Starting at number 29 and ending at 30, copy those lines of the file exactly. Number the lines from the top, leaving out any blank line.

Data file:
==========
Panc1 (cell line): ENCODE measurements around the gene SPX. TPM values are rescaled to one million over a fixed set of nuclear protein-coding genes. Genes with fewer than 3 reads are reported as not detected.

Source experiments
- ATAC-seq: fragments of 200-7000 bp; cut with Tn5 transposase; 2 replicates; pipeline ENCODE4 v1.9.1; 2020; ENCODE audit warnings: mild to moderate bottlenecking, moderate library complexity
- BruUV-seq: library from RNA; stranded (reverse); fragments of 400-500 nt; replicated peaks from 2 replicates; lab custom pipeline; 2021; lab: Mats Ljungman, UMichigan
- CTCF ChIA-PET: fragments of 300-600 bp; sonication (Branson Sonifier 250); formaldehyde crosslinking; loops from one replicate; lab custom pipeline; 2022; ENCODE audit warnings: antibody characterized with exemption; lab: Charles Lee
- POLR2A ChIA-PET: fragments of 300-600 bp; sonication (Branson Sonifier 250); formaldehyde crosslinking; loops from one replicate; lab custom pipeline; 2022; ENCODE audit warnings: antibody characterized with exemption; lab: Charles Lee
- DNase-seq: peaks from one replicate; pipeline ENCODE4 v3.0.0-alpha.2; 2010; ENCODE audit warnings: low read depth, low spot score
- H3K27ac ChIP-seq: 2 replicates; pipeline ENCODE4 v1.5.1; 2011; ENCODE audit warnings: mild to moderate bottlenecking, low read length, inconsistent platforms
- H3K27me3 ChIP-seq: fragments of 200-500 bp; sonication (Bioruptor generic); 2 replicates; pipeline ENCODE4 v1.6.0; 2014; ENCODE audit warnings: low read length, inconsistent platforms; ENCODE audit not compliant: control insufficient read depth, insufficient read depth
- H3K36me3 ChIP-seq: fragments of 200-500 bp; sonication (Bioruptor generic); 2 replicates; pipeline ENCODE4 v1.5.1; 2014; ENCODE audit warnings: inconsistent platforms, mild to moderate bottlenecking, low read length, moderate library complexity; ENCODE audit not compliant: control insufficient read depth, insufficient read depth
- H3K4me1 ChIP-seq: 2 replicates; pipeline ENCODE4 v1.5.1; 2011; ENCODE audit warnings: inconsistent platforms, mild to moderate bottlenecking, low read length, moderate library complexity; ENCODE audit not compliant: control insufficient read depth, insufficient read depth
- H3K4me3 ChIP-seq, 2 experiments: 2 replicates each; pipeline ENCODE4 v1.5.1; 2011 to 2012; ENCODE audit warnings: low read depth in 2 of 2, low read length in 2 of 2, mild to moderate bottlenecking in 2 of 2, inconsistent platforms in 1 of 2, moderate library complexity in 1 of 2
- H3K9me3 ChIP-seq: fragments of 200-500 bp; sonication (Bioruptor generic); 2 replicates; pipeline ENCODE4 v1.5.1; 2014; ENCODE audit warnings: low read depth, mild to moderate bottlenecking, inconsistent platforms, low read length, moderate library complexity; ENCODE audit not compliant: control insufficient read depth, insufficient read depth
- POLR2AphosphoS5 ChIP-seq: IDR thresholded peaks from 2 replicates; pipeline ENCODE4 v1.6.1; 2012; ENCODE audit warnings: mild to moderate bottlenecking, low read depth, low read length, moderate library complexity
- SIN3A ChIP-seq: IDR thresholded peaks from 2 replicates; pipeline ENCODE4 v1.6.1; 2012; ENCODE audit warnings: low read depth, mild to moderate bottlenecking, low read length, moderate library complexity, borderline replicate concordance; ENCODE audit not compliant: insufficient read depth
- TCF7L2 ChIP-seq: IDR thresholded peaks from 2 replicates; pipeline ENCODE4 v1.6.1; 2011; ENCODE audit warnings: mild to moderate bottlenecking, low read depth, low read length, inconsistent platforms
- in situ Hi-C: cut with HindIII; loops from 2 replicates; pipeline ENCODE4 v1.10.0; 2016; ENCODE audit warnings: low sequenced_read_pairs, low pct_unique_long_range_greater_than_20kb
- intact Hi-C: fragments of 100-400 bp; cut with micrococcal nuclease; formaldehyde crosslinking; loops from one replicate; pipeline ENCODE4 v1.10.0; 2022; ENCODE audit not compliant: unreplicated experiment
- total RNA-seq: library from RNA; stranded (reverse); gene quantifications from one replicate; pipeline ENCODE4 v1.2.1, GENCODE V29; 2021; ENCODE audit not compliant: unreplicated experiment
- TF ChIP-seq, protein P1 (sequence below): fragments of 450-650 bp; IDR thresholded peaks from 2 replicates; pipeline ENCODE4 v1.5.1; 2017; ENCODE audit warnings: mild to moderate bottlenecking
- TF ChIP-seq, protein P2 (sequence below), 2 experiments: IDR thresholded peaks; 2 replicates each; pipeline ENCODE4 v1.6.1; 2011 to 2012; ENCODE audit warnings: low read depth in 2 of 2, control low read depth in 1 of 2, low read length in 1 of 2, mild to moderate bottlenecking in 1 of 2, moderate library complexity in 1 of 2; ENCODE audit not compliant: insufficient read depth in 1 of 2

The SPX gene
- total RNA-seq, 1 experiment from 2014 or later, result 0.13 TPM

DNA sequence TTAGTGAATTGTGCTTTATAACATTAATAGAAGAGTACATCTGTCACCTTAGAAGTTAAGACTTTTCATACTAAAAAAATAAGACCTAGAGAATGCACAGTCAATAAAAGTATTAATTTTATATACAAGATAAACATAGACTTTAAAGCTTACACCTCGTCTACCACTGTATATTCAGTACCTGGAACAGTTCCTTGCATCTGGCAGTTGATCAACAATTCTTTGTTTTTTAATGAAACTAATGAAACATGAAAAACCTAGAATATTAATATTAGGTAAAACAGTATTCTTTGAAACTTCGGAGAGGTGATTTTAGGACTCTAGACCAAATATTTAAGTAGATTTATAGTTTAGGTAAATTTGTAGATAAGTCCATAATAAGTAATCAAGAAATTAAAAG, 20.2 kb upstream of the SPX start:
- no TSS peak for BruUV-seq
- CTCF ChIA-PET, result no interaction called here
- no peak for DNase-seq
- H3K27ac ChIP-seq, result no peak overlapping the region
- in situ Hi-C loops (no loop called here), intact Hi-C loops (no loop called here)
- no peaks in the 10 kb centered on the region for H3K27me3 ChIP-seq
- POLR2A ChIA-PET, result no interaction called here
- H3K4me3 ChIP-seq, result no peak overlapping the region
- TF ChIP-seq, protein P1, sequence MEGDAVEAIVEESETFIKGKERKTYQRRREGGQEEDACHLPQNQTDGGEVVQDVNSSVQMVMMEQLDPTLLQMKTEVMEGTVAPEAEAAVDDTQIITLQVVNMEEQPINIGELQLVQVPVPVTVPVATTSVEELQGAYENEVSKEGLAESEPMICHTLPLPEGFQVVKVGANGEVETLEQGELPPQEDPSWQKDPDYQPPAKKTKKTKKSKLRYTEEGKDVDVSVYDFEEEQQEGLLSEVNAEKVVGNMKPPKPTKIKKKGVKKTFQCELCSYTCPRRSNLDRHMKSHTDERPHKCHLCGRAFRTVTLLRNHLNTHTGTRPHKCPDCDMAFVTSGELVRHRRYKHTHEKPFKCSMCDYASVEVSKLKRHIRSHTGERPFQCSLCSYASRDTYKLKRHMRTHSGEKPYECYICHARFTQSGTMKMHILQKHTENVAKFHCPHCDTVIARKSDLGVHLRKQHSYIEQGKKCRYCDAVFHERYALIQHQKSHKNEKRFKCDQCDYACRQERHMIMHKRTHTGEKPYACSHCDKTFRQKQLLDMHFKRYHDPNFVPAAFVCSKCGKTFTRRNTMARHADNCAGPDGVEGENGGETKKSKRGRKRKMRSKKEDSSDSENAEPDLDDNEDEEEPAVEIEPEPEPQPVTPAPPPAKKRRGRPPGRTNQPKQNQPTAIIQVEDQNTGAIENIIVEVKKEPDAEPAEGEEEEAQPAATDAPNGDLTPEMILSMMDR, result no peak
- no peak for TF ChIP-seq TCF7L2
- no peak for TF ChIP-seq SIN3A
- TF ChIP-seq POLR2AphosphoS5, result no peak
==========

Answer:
- in situ Hi-C loops (no loop called here), intact Hi-C loops (no loop called here)
- no peaks in the 10 kb centered on the region for H3K27me3 ChIP-seq